Cold front passes this weekend; Watching Pacific storm for next week
We’ve got some ups, followed by a few downs, for the close of 2020 in southeast Nebraska.
The “ups” come for the first half of the weekend. Even though we will have more clouds around the area – partly to mostly cloudy – temperatures should be able to make it up to the lower 40°s (east) to lower 50°s (west) Saturday.
A cold front will pass through the region early Sunday morning. With the front, a few sprinkles aren’t out of the questions. Behind the front, cooler air will begin to return to the state. Highs will likely be in the lower to middle 30°s, but they will come early in the day. Temperatures will slowly fall off through the day.
EYES ON THE PACIFIC
Long range computer models continue to suggest a strong weather system moving out of the Rockies and entering the Plains next week. Some of the data suggests there could be some bite to the storm.
The upper-level energy resides southeast of the Aleutian Islands of Alaska, over the Pacific Ocean. Because of its current location computer models are not able to get a true sample of the storm. We will have to wait for it to get over land before weather balloons can do that – likely happening Sunday night/Monday morning.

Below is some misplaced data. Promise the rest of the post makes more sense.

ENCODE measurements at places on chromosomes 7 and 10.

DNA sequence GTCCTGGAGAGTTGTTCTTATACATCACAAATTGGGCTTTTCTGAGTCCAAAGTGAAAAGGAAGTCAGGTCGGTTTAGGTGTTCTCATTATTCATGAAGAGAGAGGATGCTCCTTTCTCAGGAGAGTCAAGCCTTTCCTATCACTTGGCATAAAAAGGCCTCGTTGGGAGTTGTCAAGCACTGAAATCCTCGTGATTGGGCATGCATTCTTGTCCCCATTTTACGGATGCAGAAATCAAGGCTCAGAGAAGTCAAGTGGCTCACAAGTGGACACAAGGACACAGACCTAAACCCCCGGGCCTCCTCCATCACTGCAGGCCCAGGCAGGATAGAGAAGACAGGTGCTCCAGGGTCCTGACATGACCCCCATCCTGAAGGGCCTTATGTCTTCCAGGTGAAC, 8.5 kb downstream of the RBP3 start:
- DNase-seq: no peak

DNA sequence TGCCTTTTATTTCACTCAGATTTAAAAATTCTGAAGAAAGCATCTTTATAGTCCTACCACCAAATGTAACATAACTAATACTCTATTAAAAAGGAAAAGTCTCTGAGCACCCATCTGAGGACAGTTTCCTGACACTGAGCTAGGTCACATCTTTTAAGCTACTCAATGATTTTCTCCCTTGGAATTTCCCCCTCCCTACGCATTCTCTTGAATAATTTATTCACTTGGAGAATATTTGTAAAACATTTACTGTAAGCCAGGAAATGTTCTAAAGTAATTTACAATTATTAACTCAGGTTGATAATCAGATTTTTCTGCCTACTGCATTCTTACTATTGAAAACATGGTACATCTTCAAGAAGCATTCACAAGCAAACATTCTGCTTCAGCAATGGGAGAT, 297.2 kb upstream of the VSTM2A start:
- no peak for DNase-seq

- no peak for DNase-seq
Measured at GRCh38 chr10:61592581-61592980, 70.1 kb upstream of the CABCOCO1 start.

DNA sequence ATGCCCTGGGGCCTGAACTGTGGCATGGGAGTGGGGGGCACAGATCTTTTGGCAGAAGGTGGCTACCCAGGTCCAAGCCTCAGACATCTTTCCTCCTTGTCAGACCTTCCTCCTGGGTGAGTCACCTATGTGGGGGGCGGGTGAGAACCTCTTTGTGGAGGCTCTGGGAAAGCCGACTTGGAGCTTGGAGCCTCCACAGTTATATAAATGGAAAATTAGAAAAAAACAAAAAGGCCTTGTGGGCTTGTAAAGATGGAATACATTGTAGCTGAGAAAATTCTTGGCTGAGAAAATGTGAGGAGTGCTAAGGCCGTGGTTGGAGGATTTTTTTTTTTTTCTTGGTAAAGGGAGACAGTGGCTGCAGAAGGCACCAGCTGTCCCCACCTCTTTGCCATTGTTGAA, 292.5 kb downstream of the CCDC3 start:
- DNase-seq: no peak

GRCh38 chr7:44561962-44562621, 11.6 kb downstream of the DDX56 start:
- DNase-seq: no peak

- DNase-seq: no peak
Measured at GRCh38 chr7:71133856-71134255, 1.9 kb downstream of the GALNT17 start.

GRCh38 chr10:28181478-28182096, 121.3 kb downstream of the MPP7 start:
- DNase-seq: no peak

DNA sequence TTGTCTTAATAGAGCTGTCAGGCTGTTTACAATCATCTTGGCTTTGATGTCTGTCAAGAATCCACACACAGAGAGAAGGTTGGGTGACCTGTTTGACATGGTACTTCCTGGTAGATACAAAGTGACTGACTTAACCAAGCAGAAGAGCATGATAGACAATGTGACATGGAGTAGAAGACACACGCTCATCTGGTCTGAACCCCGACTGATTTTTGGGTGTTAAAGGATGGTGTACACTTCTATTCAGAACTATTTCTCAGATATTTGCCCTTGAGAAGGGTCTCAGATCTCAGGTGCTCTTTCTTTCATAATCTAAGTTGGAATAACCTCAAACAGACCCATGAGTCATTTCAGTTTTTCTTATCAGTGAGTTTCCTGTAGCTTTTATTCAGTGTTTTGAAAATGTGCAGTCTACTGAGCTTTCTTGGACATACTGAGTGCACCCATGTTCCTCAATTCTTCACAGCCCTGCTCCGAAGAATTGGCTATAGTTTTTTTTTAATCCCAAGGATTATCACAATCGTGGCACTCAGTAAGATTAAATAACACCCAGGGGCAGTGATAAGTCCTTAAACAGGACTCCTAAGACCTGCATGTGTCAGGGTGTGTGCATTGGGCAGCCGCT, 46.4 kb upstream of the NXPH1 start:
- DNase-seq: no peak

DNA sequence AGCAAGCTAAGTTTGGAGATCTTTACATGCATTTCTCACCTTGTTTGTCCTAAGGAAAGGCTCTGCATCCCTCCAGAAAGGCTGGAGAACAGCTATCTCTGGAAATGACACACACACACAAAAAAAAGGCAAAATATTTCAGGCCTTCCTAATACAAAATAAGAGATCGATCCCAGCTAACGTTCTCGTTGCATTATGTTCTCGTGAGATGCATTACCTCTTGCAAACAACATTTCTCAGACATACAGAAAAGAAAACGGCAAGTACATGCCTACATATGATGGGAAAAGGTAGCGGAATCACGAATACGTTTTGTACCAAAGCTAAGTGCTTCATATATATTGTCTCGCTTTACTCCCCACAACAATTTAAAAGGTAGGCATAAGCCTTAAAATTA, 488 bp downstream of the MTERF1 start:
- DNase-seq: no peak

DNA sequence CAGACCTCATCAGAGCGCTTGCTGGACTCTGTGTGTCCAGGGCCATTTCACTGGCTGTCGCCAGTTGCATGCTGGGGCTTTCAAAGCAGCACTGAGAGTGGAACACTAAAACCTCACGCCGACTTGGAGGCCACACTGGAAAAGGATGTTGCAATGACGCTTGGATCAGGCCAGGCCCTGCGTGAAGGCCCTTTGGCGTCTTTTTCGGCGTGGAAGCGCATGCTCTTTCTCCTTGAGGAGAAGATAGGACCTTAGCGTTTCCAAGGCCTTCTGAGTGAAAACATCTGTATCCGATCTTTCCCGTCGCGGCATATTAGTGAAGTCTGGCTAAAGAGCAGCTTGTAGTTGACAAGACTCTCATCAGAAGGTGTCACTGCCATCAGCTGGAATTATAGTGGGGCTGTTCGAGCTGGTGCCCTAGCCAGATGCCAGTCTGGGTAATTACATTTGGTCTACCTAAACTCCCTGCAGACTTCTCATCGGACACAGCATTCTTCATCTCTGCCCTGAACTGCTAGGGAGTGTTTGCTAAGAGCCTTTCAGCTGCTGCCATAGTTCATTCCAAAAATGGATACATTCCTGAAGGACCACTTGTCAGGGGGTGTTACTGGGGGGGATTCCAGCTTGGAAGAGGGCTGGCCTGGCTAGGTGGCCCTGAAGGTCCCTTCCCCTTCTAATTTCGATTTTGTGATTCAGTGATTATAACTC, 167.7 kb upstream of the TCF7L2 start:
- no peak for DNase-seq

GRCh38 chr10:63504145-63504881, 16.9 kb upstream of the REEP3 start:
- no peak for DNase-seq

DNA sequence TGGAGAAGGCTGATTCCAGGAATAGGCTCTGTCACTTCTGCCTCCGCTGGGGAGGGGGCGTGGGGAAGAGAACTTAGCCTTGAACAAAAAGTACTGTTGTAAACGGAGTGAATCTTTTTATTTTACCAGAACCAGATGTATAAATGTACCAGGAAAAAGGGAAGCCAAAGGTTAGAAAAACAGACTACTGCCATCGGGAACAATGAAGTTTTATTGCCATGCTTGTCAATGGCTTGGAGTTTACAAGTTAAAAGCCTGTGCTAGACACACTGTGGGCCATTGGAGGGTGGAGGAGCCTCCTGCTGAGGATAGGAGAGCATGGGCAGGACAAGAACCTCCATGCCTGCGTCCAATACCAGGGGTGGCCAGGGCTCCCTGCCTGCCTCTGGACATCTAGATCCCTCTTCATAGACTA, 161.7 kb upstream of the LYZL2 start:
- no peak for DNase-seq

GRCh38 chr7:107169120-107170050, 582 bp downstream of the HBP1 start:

Global computer models are very bullish on the amount of precipitation this system could tap in to. This is a look at what two of the computer models – the GFS and the ECMWF – are projecting for precipitation for Lincoln over the next seven days. The average comes out to 1.51″. The reason that is important is because that equates to 888% of the normal rainfall for the capital city for the time period. (Lincoln averages 0.17″ for the seven day stretch.) That is a significant amount of moisture!
There remains MANY questions regarding the storm.
- Will the Rocky Mountains have any impact on the storm’s strength.
- We have to figure out the actual path.
- We have to determine surface temperatures throughout the storm.
- We have to determine what air temperatures will be a few thousand feet above the ground.
- We have to determine how much actual moisture there will be for the storm to access.
At this point it appears that rain, freezing rain, and snow are on the table Tuesday. Once we get to Wednesday it should all be snow.
As I mentioned above, once weather balloons are able to sample the storm things should start to look much clearer. As I like to say, stay tuned!
– Chief Meteorologist John Dissauer